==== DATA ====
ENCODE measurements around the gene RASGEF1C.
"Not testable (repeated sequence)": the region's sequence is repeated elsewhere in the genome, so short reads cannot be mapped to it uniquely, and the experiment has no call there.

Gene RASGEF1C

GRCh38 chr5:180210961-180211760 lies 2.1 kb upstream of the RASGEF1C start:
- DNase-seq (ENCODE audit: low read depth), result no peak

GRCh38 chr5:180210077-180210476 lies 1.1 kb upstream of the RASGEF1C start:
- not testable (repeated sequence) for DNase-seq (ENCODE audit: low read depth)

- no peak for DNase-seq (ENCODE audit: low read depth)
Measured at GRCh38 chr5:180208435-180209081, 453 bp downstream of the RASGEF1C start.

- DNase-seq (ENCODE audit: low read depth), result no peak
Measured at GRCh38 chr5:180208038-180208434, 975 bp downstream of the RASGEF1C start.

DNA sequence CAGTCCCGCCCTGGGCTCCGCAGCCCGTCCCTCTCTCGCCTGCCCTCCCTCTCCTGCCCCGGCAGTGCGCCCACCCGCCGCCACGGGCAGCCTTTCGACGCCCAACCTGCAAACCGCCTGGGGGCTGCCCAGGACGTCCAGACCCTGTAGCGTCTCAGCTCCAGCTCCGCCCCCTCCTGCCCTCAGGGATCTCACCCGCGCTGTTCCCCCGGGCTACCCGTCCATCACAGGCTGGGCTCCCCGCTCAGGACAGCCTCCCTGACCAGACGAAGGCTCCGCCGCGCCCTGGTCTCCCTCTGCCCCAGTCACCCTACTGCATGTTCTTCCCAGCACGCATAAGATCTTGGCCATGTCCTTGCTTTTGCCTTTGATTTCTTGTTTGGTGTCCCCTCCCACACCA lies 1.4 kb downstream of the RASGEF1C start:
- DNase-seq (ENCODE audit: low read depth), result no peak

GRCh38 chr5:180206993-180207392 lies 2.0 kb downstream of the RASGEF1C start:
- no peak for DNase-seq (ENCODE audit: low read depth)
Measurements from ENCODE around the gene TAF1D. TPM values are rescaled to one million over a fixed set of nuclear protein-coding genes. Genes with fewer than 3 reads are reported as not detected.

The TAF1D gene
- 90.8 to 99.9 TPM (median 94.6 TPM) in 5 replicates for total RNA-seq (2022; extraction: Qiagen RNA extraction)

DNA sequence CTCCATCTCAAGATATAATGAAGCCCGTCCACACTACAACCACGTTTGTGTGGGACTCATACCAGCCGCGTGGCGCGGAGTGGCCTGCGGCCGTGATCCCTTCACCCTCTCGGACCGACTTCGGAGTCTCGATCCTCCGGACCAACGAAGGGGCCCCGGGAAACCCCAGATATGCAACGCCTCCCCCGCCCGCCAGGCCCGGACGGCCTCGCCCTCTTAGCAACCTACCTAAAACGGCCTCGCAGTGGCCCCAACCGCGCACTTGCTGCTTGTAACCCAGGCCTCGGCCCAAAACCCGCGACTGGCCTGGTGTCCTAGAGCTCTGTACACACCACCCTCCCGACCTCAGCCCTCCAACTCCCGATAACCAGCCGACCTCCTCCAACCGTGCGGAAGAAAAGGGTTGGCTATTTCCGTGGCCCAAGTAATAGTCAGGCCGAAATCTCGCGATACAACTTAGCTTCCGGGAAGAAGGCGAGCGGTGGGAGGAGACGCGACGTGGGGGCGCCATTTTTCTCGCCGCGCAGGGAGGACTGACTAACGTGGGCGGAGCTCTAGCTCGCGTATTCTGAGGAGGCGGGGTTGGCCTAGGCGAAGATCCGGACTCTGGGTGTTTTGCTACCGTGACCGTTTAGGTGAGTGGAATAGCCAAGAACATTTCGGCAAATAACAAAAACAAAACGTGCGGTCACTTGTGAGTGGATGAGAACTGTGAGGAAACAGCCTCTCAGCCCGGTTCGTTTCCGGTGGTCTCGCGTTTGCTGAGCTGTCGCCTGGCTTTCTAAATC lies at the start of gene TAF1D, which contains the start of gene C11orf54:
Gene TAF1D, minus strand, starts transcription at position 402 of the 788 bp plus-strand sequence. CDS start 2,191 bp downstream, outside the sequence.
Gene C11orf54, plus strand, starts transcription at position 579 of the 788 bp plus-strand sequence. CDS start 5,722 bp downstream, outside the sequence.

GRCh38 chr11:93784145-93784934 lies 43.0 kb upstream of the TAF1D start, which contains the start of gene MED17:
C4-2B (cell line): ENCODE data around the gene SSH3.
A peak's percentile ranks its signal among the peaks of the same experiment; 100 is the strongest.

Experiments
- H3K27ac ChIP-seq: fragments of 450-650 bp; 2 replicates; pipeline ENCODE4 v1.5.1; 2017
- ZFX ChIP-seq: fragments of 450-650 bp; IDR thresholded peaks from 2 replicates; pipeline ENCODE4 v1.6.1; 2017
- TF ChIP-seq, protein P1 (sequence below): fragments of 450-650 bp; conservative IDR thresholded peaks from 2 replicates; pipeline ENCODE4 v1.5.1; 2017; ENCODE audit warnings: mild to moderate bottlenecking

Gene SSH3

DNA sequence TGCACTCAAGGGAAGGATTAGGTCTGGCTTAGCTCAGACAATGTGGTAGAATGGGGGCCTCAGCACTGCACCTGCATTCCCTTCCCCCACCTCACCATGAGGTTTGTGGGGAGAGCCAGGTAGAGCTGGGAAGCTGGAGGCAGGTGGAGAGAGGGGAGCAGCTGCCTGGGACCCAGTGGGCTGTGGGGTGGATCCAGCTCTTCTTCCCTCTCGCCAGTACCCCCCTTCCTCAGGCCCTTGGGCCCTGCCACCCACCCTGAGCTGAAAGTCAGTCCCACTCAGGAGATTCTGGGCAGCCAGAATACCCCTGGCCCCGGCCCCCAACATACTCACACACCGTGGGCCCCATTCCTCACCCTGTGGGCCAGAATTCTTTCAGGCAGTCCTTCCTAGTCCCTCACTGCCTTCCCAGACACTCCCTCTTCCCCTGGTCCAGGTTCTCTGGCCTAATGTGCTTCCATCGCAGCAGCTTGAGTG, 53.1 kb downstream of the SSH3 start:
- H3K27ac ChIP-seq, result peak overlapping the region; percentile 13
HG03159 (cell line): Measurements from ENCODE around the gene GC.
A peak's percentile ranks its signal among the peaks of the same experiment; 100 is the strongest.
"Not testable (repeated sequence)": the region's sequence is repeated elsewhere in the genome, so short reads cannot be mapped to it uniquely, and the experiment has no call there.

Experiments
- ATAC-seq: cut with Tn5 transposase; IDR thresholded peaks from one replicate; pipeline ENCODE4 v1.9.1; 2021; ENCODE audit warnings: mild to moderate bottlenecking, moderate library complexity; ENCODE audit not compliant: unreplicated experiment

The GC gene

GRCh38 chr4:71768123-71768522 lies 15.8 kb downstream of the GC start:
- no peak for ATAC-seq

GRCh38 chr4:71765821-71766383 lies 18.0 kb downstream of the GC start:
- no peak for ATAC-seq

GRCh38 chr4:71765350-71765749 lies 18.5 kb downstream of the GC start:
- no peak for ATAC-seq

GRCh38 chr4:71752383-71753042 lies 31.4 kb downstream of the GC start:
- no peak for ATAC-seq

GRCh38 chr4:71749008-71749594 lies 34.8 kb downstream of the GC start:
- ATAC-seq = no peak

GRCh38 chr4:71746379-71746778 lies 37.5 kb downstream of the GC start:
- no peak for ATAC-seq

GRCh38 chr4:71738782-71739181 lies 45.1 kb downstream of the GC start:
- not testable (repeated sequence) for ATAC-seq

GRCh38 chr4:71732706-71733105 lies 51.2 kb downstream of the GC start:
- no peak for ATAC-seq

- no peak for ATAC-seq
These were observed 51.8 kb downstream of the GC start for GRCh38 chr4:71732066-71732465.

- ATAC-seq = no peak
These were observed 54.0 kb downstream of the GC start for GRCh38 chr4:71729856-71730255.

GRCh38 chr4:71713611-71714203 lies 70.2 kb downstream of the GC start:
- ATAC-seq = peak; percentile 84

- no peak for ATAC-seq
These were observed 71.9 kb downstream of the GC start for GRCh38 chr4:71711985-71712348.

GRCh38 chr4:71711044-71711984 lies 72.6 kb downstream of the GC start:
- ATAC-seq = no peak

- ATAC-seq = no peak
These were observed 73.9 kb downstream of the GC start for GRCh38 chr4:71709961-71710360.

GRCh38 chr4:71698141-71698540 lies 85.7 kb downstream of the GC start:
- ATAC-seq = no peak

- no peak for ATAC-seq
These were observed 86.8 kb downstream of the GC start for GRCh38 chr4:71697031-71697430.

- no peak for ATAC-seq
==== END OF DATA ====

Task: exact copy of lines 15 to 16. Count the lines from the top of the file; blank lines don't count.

- no peak for DNase-seq (ENCODE audit: low read depth)
Measurements from ENCODE around the gene TAF1D. TPM values are rescaled to one million over a fixed set of nuclear protein-coding genes. Genes with fewer than 3 reads are reported as not detected.